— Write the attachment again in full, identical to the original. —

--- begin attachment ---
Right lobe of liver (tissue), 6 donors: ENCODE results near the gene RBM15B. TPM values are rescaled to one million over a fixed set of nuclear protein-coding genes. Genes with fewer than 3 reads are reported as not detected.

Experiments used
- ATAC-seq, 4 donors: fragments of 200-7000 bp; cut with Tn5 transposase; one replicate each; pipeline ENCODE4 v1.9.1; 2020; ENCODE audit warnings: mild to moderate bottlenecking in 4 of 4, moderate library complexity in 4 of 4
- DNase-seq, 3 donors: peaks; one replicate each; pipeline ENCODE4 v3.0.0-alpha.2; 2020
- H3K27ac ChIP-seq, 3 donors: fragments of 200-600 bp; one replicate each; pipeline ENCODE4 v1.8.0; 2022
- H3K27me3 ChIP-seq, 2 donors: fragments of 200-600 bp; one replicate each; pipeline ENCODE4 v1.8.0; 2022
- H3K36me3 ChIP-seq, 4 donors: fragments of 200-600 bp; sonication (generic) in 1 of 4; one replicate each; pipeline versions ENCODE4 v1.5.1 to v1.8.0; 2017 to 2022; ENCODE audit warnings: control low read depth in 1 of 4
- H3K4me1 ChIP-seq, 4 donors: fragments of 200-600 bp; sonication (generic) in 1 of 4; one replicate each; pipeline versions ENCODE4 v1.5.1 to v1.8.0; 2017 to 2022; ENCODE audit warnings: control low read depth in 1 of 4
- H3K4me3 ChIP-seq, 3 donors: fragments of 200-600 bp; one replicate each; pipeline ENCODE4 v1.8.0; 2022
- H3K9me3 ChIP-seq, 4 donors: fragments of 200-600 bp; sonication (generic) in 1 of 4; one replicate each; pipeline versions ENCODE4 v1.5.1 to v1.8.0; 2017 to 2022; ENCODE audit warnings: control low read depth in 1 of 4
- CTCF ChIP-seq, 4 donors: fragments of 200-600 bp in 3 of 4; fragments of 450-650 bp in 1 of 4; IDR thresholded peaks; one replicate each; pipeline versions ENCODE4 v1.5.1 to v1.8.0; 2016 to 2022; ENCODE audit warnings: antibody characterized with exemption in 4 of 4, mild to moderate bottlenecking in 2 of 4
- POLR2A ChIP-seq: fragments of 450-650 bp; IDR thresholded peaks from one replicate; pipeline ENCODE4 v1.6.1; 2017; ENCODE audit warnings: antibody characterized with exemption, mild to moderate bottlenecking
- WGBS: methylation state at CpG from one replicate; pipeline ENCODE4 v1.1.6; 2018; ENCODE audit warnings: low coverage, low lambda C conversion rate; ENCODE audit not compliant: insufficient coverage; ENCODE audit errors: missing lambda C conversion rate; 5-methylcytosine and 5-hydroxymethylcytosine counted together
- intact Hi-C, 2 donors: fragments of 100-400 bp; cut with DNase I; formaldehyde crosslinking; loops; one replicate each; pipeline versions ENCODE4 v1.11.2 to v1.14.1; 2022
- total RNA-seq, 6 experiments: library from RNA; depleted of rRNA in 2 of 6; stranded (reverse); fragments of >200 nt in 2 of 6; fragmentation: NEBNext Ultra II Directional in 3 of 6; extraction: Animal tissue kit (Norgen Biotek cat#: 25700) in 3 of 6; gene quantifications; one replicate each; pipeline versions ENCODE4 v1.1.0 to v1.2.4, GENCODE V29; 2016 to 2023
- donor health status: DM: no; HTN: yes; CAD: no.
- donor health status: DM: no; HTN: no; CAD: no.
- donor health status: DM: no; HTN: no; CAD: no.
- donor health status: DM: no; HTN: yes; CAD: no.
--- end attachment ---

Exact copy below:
Right lobe of liver (tissue), 6 donors: ENCODE results near the gene RBM15B. TPM values are rescaled to one million over a fixed set of nuclear protein-coding genes. Genes with fewer than 3 reads are reported as not detected.

Experiments used
- ATAC-seq, 4 donors: fragments of 200-7000 bp; cut with Tn5 transposase; one replicate each; pipeline ENCODE4 v1.9.1; 2020; ENCODE audit warnings: mild to moderate bottlenecking in 4 of 4, moderate library complexity in 4 of 4
- DNase-seq, 3 donors: peaks; one replicate each; pipeline ENCODE4 v3.0.0-alpha.2; 2020
- H3K27ac ChIP-seq, 3 donors: fragments of 200-600 bp; one replicate each; pipeline ENCODE4 v1.8.0; 2022
- H3K27me3 ChIP-seq, 2 donors: fragments of 200-600 bp; one replicate each; pipeline ENCODE4 v1.8.0; 2022
- H3K36me3 ChIP-seq, 4 donors: fragments of 200-600 bp; sonication (generic) in 1 of 4; one replicate each; pipeline versions ENCODE4 v1.5.1 to v1.8.0; 2017 to 2022; ENCODE audit warnings: control low read depth in 1 of 4
- H3K4me1 ChIP-seq, 4 donors: fragments of 200-600 bp; sonication (generic) in 1 of 4; one replicate each; pipeline versions ENCODE4 v1.5.1 to v1.8.0; 2017 to 2022; ENCODE audit warnings: control low read depth in 1 of 4
- H3K4me3 ChIP-seq, 3 donors: fragments of 200-600 bp; one replicate each; pipeline ENCODE4 v1.8.0; 2022
- H3K9me3 ChIP-seq, 4 donors: fragments of 200-600 bp; sonication (generic) in 1 of 4; one replicate each; pipeline versions ENCODE4 v1.5.1 to v1.8.0; 2017 to 2022; ENCODE audit warnings: control low read depth in 1 of 4
- CTCF ChIP-seq, 4 donors: fragments of 200-600 bp in 3 of 4; fragments of 450-650 bp in 1 of 4; IDR thresholded peaks; one replicate each; pipeline versions ENCODE4 v1.5.1 to v1.8.0; 2016 to 2022; ENCODE audit warnings: antibody characterized with exemption in 4 of 4, mild to moderate bottlenecking in 2 of 4
- POLR2A ChIP-seq: fragments of 450-650 bp; IDR thresholded peaks from one replicate; pipeline ENCODE4 v1.6.1; 2017; ENCODE audit warnings: antibody characterized with exemption, mild to moderate bottlenecking
- WGBS: methylation state at CpG from one replicate; pipeline ENCODE4 v1.1.6; 2018; ENCODE audit warnings: low coverage, low lambda C conversion rate; ENCODE audit not compliant: insufficient coverage; ENCODE audit errors: missing lambda C conversion rate; 5-methylcytosine and 5-hydroxymethylcytosine counted together
- intact Hi-C, 2 donors: fragments of 100-400 bp; cut with DNase I; formaldehyde crosslinking; loops; one replicate each; pipeline versions ENCODE4 v1.11.2 to v1.14.1; 2022
- total RNA-seq, 6 experiments: library from RNA; depleted of rRNA in 2 of 6; stranded (reverse); fragments of >200 nt in 2 of 6; fragmentation: NEBNext Ultra II Directional in 3 of 6; extraction: Animal tissue kit (Norgen Biotek cat#: 25700) in 3 of 6; gene quantifications; one replicate each; pipeline versions ENCODE4 v1.1.0 to v1.2.4, GENCODE V29; 2016 to 2023
- donor health status: DM: no; HTN: yes; CAD: no.
- donor health status: DM: no; HTN: no; CAD: no.
- donor health status: DM: no; HTN: no; CAD: no.
- donor health status: DM: no; HTN: yes; CAD: no.